On day two of our visit, the Lesotho National Broadcasting Service came to report the story of our partnership for the national 7 p.m. news. They interviewed my friend Moliehi Sekese (right), a student each of our schools, and me. We expressed how fortunate we are to have been connected and how much we look forward to continuing our work together. The segment was aired on national TV twice, once in Sesotho and later in English (both are national languages). The report showed scenes from the classroom: the global warming presentation by the Lesotho students and how the Norwegian students offer technical advice.
Skype in the classroom
Phase Two of this project will come when the school is able to routinely connect to the internet and Skype with us on a regular basis. That way we can continue communicating and learning from each other! Once you open the lines of communication there is no limit to what you can do!
I look forward to seeing how our relationship will continue to grow and how we will find new areas where we can collaborate. One of the takeaways from this project is how we connected so easily with the teachers and all the new friends we made. Together with the amazing farewell ceremony, it is an experience I will never forget! My hope is to go back there soon.
Latest posts by Ann Michaelsen (see all)
- Connected Leadership & the Purpose of School - February 2, 2014
- English Learners & Public Blogging - December 4, 2012
- My third ISTE adventure in America! - July 6, 2012
OH MY! Upon reading this post, you brought tears to my eyes! Your post expresses what I so totally believe … all of humanity is joined by a relationship with one another … one that only the heart truly understands. Your work with your students and the students in Africa totally teaches them that this fact is indeed true. … Differences in culture and language, difference in education and a lack electricity truly doesn’t matter. What matters is the heart!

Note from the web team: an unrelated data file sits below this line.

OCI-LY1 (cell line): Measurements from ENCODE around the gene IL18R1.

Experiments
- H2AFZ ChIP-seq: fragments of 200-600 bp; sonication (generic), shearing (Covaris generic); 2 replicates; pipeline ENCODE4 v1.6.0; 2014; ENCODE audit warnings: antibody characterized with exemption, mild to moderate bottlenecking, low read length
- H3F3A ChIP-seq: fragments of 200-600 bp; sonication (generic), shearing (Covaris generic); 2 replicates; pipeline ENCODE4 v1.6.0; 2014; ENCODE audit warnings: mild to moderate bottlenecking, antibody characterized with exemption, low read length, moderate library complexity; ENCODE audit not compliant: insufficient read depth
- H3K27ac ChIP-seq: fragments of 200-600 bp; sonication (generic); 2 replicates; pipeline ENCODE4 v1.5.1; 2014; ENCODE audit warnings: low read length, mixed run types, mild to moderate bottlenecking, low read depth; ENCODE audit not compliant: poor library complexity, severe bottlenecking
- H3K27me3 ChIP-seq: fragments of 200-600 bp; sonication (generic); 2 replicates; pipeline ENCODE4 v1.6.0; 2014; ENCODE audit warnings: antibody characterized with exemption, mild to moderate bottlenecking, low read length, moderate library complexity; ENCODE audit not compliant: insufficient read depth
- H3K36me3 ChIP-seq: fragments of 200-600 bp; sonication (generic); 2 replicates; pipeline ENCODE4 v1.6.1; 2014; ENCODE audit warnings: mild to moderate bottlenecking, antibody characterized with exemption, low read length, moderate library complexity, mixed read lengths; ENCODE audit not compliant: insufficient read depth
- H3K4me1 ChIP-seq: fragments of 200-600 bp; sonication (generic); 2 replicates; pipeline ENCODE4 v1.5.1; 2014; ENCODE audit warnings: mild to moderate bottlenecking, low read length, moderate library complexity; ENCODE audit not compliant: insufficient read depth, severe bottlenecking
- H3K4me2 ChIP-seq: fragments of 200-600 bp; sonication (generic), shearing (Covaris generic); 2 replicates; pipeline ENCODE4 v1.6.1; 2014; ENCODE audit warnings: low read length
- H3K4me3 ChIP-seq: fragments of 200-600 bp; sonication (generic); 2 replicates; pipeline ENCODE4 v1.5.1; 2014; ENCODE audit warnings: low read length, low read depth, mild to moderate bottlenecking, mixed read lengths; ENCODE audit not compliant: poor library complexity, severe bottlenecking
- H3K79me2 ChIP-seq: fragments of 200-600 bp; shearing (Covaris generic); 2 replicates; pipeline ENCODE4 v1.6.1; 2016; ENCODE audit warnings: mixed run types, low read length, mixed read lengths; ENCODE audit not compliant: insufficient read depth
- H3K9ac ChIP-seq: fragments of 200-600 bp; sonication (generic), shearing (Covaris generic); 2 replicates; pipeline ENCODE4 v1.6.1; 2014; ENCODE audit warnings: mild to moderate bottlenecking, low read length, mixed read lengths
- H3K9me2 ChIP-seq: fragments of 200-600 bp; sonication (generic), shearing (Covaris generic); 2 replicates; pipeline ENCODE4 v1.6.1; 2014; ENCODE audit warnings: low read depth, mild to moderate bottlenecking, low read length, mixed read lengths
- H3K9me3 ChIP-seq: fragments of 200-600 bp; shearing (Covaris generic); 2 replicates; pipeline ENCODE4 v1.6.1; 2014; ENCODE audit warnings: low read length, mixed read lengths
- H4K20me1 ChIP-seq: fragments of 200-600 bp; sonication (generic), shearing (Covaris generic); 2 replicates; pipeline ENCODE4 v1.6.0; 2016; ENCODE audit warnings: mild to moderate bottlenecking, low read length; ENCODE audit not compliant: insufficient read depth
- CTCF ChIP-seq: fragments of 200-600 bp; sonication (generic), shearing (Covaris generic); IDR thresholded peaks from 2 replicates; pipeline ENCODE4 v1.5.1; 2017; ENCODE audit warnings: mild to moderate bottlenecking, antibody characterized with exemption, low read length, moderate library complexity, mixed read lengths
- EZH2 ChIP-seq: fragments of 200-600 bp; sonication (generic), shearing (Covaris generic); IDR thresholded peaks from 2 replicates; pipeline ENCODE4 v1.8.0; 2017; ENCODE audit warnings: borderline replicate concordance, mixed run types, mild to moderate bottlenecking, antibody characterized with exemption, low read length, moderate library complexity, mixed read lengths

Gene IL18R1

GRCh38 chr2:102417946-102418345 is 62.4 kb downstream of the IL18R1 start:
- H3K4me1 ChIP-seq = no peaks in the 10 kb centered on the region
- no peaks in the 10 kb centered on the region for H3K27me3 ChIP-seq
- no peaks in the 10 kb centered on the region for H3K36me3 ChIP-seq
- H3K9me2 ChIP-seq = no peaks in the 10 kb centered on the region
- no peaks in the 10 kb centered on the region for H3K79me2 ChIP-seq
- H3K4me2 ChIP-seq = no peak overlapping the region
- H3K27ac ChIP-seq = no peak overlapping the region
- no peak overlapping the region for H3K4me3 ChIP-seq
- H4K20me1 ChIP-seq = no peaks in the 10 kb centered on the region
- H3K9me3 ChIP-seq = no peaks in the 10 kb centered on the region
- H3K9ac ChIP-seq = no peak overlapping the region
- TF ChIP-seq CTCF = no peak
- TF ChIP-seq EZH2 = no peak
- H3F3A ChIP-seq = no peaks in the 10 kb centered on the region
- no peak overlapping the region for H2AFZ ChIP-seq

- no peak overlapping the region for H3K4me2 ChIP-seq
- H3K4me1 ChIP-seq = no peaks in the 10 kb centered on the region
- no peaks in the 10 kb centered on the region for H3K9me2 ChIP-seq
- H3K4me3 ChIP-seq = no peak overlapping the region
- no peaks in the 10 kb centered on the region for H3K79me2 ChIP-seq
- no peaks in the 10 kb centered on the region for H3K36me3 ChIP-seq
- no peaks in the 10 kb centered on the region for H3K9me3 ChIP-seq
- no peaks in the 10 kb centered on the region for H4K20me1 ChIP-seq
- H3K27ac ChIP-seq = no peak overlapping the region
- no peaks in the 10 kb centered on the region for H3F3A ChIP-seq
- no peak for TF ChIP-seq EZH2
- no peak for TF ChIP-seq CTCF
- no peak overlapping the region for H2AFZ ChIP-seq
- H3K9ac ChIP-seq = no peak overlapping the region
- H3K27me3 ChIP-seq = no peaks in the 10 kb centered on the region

I look forward to your further posts about your collaborative work!
Thank you for you comment! Yes we really managed to touch the hearts of both students and teachers. It is an experience I will never forget and an adventure that will continue to grow as we find new areas where we can collaborate!
I think the project you described is the ideal, you leveled the playing field for everyone and the project itself was conceived in a manner that everyone contributed equally. I also appreciated how you and your school began this journey with exploring how little you knew about Lesotho.
Four years ago I took four high school students to Peru to join other students involved in work to build community centers destroyed by the 2007 earthquake. We worked alongside of local community members of all ages to build these centers. My students made friends with other students from throughout the Americas. These connections have remained intact.
We have a partner school in Ghana (elementary and middle school students). Right now this school does not have internet access so our students are snail mail and human carried letter pen pals. The topics they discuss in their letters build a sense of commonality and bridge the digital divide. The human carriers are our high school students. Every spring we send ten to eighteen students to teach classes and help with ongoing construction projects.
In both cases, the letters and the face-to-face connections and genuine and bridge so many gaps
Thank you Margaret for your kind comment! It is interesting to hear about your two projects too. I was really lucky to find this school in Lesotho. The most important part of projects like these is to get to know the people. Once the lines of communication are open it is easier to collaborate. I have Skyped with my friend several times after we returned and some of the students have called me too! The world gets closer with technology!
Hi,great website…and cool article…thanx for the great post…keep on posting such articles… Resources like the one you mentioned here will be very useful to me! I will post a link to this page on my blog. I am sure my visitors will find that very useful.Thank you!
LED laptops are great since they consume less electricity.’
Look into our very own web portal as well
i always buy LED laptops because the pictures are very crisp and bright ^
Most recently released posting from our new blog page